How to stop your dog jumping up

  • A puppy running to greet you and jumping up is cute and playful, but once this puppy is fully grown, bigger and stronger it’s not so cute. It is especially not cute if your dog is jumping up at other people – they might be nervous, unstable on their feet or they might be in clean, smart clothes, but either way this behaviour is not acceptable, so you need to know how to stop your dog jumping up. This training must start from the moment you bring a dog or puppy home, so the behaviour and excitability is not allowed to build up and become learnt or inadvertently rewarded. If you’ve missed this window, you need to be consistent from the moment you decide to stop your dog jumping up.

    There is not much that splits opinion in the canine behaviour and training world more than how to stop a dog jumping up and why dogs jump up at you in the first place. While none of the techniques can be classed as wrong or ineffective (unless it’s cruel, of course), some methods are more effective than others, which is because dogs have different personalities and respond to training methods differently, the same as we do.

    How to stop a dog jumping up

    There are lots of different schools of thought among canine professionals. There are those that say you should just ignore it, those that say you should turn your back on the dog and walk away and then there are those that say you should stand your ground and block it. In severe cases, particularly where young children are involved, it’s sometimes necessary to use a loud noise in order to stop the behaviour and prevent injury to a child. Some suggest that you should make the dog sit and then give treats, but usually they can’t sit as they are too excited, plus a dog’s normal posture is to stand or lay.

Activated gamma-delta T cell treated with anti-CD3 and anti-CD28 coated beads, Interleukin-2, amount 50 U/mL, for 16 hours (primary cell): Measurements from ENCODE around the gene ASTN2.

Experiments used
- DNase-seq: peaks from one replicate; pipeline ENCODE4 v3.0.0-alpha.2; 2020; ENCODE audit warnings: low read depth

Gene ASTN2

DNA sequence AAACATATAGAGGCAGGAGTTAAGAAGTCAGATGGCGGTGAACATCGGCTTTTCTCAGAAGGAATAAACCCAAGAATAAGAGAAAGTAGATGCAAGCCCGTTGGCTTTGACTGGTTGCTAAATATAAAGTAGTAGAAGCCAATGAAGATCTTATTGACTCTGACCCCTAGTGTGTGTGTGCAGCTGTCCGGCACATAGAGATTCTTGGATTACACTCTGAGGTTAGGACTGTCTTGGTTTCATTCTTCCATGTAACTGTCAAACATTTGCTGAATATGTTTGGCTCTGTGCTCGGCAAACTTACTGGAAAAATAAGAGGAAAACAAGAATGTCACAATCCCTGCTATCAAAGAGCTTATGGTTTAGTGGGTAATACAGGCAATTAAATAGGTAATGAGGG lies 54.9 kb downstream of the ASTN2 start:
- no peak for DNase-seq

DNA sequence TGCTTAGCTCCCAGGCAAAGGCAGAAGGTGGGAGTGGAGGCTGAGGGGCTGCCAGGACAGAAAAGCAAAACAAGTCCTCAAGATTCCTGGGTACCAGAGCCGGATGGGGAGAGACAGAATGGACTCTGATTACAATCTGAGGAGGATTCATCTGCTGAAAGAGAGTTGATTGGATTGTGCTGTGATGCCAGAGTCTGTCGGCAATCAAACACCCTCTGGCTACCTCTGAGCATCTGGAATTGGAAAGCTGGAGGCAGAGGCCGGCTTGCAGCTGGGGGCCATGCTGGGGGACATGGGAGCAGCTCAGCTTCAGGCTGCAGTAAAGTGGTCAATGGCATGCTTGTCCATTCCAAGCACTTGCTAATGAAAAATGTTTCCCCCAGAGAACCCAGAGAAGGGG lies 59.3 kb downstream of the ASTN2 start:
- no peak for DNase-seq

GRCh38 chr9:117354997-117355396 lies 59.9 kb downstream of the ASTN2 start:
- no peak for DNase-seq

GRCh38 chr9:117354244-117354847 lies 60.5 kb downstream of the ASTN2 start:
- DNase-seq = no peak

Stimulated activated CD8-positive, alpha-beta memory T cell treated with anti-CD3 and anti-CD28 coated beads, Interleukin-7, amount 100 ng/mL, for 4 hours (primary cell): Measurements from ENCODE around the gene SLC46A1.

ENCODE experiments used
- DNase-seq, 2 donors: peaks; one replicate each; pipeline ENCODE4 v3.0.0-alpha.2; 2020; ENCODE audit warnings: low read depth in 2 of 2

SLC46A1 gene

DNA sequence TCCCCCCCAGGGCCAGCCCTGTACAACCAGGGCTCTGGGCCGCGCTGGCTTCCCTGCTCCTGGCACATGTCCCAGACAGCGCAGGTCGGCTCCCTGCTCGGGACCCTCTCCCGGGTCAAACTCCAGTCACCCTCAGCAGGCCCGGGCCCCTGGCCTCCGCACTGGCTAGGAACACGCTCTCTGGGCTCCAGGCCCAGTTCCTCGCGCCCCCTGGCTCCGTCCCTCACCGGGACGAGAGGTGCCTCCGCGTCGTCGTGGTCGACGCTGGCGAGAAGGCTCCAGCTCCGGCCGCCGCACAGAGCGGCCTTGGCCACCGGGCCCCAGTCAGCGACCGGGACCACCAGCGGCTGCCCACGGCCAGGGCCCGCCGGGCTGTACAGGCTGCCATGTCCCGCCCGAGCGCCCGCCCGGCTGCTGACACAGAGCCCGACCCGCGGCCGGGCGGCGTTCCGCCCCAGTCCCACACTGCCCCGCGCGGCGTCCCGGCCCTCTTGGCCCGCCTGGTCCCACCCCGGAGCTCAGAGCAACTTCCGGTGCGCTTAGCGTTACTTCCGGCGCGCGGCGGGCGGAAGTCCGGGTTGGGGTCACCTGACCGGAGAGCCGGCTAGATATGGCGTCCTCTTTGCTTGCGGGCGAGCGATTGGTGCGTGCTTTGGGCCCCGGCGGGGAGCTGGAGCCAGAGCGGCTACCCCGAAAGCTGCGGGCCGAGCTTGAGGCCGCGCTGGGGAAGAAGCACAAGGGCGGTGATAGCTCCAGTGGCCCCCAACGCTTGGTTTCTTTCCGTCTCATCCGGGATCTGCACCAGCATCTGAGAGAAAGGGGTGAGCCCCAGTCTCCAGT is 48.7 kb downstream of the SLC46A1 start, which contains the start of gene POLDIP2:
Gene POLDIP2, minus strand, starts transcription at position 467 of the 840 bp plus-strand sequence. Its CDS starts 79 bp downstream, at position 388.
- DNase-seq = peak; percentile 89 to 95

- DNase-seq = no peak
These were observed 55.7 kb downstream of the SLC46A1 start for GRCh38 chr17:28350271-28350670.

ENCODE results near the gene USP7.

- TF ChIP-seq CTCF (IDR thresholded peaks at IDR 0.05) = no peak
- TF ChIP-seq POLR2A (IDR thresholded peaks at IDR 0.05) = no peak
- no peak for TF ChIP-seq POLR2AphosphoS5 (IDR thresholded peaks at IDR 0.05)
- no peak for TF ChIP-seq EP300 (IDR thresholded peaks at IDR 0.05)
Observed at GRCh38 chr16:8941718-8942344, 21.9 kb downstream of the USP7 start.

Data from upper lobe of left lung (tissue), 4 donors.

This is where the controversy comes in. We are all reward-based behaviourists and trainers, however, throwing a treat only diverts the behaviour rather than stop it. You’re not training the dog not to jump up, you’re just throwing treats to distract and divert – invariably they get the treat, then come back and jump up at you.

    How I deal with dogs jumping up

    The only methods that are unacceptable are cruel ones, yet many trainers and behaviourists say that by blocking a jump or walking into the dog and standing your ground with no eye contact, you are an adverse method behaviourist or trainer. I disagree. Dogs establish their hierarchy among their litter siblings and groups by moving each other around. They might attempt to invade the personal space of an older dog and be told in no uncertain terms that this is not OK. You can use the same body language to communicate with them – and be aware that they might try to move you around and control your pace, too.

    If a person were to come up to you and barge you into you, would you throw them a treat, praise them or stand your ground and say “do you mind”? I would imagine it is very much the latter, but this is frowned upon by some. To stop a dog jumping up, I stand my ground, remove eye contact, and walk forwards and say “off,” then I reward the dog the very moment that all four paws hit the ground – I give my eye contact, smile, say “yes” and give a high value reward.